Joe Burrow worthy of Heisman chatter
When it comes to LSU quarterback Joe Burrow, the superlatives are flowing and flowing freely.
Burrow is a good leader, on and off the field. We deciphered that last season.
Burrow is a good runner and a physical runner, much to the chagrin of Ed Orgeron at times. We saw that last season.
Burrow is an accurate passer with a good arm. That was evident in 2018, particularly in the latter stages of the season.
Expectations for Burrow in 2019 were large, as were expectations for the LSU football team, as a whole.
Thus far, neither has disappointed.
To the contrary, both have perhaps even exceeded those expectations.
LSU has a 55-3 win over a Georgia Southern team that won 10 games, including a bowl game a year ago.
The Tigers have a huge road victory over a very good Texas team.
In the process, the Tigers have scored 100 points while amassing 1,025 yards of offense in just two games.
While Clyde Edwards-Helaire, Justin Jefferson, Ja’Marr Chase and Terrace Marshall have had much to do with the productivity, it all starts with Burrow.
In two games, Burrow has been amazing. Simply put, he has been the best quarterback in the country.
Of course, it is a small sample size but the numbers and the accomplishments cannot be ignored or taken lightly.
Of the top 40 ranked passers in the country in the FBS rankings, Burrow is second in completion percentage at 81.8 percent (54-of-66). Only Jalen Hurts of Oklahoma (82.9 percent) ranks higher.
Burrow is second to Hurts in quarterback rating at 219.1 while Hurts is off the charts at 252.3.
Burrow ranks fourth in the nation in passing yards with 749, trailing on Elijah Sindelar of Purdue, Anthony Gordon of Washington State and Cole McDonald of Hawaii and none of those schools figure prominently in the national championship picture as LSU does.
Burrow is tied for first in the nation in touchdown passes with nine with Sindelar and Gordon.
Hurts is a good player but he was not the best quarterback at Alabama.
That would be Tua Tagovailoa, who is the favorite to win the Heisman Trophy this season after finishing second a year ago.
The other name mentioned most prominently in the Heisman discussion at quarterback entering the season was Trevor Lawrence of Clemson and he does not rank among the top 40 in any statistical category after two games.
Let’s put this in perspective.
It is just two games. We have barely scratched the surface.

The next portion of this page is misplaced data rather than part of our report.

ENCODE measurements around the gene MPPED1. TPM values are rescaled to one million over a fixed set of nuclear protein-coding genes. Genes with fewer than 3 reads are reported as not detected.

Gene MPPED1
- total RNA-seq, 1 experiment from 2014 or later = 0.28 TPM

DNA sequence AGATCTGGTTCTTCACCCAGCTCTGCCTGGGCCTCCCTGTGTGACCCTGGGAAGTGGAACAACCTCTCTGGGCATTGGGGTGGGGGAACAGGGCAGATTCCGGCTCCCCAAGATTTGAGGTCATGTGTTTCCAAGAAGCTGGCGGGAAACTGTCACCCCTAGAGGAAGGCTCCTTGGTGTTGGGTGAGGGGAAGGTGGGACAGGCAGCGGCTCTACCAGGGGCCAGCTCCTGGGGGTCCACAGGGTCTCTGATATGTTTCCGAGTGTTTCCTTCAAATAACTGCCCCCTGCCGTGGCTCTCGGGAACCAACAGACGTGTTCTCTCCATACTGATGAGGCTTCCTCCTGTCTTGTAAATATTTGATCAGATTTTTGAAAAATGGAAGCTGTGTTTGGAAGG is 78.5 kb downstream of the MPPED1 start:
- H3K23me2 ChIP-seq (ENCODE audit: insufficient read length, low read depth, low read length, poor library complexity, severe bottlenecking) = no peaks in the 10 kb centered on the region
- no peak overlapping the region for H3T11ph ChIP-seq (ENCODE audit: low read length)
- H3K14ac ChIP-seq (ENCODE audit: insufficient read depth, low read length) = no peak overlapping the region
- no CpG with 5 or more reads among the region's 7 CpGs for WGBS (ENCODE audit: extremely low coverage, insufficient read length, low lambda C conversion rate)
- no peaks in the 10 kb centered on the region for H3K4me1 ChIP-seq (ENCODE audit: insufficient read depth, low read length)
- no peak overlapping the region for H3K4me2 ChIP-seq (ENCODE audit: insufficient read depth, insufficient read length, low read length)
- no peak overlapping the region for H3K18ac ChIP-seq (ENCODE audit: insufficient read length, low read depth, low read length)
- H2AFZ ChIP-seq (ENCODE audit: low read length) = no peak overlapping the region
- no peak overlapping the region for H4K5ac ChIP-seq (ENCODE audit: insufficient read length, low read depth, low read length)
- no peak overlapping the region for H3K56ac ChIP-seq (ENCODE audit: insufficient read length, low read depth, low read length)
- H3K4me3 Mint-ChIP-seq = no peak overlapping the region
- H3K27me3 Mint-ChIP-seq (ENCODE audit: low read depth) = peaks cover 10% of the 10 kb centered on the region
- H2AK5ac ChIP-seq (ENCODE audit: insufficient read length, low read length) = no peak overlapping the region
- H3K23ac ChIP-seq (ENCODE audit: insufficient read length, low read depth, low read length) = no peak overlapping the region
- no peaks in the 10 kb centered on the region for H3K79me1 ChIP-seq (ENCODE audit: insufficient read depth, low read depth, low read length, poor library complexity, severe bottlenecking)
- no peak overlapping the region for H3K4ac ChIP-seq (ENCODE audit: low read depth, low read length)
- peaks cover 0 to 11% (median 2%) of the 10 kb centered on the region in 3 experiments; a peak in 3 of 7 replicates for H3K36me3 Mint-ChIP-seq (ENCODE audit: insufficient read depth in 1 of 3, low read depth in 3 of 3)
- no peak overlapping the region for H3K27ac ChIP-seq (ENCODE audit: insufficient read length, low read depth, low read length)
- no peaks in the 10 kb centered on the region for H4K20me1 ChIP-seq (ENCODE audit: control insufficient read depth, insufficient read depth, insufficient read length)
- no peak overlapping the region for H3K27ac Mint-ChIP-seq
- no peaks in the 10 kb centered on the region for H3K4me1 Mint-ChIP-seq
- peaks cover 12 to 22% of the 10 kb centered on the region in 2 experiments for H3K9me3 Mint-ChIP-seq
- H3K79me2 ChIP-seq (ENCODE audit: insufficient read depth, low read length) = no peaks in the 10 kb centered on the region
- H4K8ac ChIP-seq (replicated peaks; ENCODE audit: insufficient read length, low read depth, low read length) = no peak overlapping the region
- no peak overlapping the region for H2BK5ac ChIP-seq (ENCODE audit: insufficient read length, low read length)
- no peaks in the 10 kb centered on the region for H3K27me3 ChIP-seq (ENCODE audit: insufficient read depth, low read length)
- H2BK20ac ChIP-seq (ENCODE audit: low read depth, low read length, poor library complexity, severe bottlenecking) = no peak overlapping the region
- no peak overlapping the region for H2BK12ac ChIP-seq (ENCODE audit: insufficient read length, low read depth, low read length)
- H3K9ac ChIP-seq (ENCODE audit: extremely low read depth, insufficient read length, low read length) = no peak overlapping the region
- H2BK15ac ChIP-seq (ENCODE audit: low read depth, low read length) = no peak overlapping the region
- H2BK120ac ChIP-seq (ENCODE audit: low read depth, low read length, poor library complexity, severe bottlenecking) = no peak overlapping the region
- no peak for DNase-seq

Then again, LSU will be favored in every game the rest of the way with the exception of a date at Tuscaloosa.
Could the Heisman Trophy be front and center when the Tigers battle the Crimson Tide on Nov. 9?
It is not a far-fetched concept at all.
No one has been better than Burrow thus far this season, including Hurts.
For good measure, Burrow has rushed 10 times for 35 yards, thus far resisting the urge to take off too frequently and try to run over tacklers.
Suffice it to say that his decision-making has been as good as his play, which has been superb.
To even broach the subject of an LSU quarterback being a Heisman Trophy candidate was a laughable concept as recently as a year ago.
To win the Heisman, you have to win big, win big games and put up big numbers.
LSU will beat Northwestern State Saturday. How long will Burrow play and will he be able to post huge numbers?
Can LSU beat the likes of Florida, Auburn and Texas A&M?
Most importantly, can the Tigers finally catch up with Alabama?
All of the above will hinge largely on how well Burrow performs before an improved offensive line, with improved receivers and with running backs who should be good.
Joe Burrow was a godsend for the LSU football program. He was sorely needed. LSU won 10 games a year ago. They appear poised to exceed that this season, barring significant injuries.
It is safe to mention the “H” word in connection with Burrow. He is most definitely in the conversation now and should be. Here’s hoping that he will be.
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Born and raised in the New Orleans area, CCSE Owner and CEO Ken Trahan has been a sports media fixture in the community for nearly four decades. Ken started NewOrleans.com/Sports with Bill Hammack and Don Jones in 2008. In 2011, the site became SportsNOLA.com. On August 1, 2017, Ken helped launch CrescentCitySports.com. Having accumulated national awards/recognition (National Football Foundation, College…